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Building a Polo Bike

This is a great write up from hardcourtbikepolo.com for building a Polo Bike. Thanks Doug Dalrymple!

Doug says, "I ride my bike and you’ll ride your bike so it’ll be good to remember that these are just my suggestions on how to make a bike better for the courts.

Probably the top two things that make a bike a polo bike are the gear ratio and the handle bar set up but we will get to that and I’ll start as if we are building a bike from the frame up.

Frame: I have always liked steel. It might not have a weight advantage but it has stability and strength. Also since polo bikes work best with just one gear it’s best to get a frame with horizontal rear drop outs. This is the easiest way to adjust chain tension. Or switch from a street gear to a polo gear and back again if you have a flip flop hub with a gear on each side.

Fork: Again steel will be best. Uni-crown forks are becoming more popular on polo bikes. When matching a fork to your frame consider the brake options, that is if you want to run a front brake. (currently I do not run a front brake. I run a rear brake only)

Gearing: An overwhelming number of polo bike are single speed, either they are freewheel or fixed gear so there is only one gear that drives the rear wheel. Just as a starting point I ride a 1.666 to 1 ratio. Meaning that I have a 35 tooth MKE Pologuard as my chain ring and a 21 tooth cog on the rear wheel. Divide the ring by the cog and that’s the ratio. (35÷21=1.666)
Different players use different ratios depending on riders style and court size. And the same goes for the choice between riding a fixed gear or a freewheel. Either bike is allowed so it then is a matter of choice for the rider. I used to ride fixed, now I ride freewheel.
Typically any gearing between a 2 to 1 and a 1 to 1 would not be out of place on a bike polo court.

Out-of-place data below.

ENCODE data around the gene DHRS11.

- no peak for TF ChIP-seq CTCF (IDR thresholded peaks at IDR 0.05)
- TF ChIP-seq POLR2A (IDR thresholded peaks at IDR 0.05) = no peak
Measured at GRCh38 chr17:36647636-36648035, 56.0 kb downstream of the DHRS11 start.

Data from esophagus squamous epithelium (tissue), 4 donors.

Handle Bars: First, the most important thing to remember about handle bars on a polo bike is that THEY MUST BE CAPPED!! (suggested caps here)
After that is again up to the rider to determine what it is they like. I like narrow straight bars. I swing my bike polo mallet with my right hand so I have my brake lever on the left side.
The ideas behind having short handle bars:
1. Less likely to hit them when swinging at the ball.
2. Less likely to be bumped by other riders near you.
3. More likely to squeeze through tighter spaces.

Brakes: Most polo bikes have just one brake lever. Even ones that do have a traditional dual brake set up will still be only using one during most of game play. Therefore it is important to decide if you want your lever to actuate the front or rear brake caliper. Front has more effective stopping but the rear allows for skidding and less chance of endos. Again this is the choice of the rider.
I use a rear brake and have made sure that the caliper and lever are high quality and I change my brake cable often.

Wheels: Two things that are very popular with polo bike wheels are having 48 spokes per wheel and wheel covers or disk covers on the front wheel, if not both.
48 spoke wheels are going to be stronger than the standard 32 spokes and give less chance for the ball to pass between the spokes. Wheel covers are sure to stop a ball and protect the spokes from some damage.
Velocity makes two really good rims DeepV and Chukker available in a range of hole counts up to 48 hole.

Pedals: This one is pretty simple. You’ll need pedals and I’ll suggest plastic BMX platform pedals because they are cheaper ($15-20) and have a less abrupt reaction to pedal strike. Another thing is some people like to use straps. Hold Fast makes a Foot Retention System that is made for BMX pedals.

My polo bike."


The League of Bike Polo Bikes

The folks over at The League of Bike Polo have a nice gallery of polo bikes that could help inspire some ideas. Check them out and see what you can come up with. Here are a few recent bikes.

The League of Bike Polo Gallery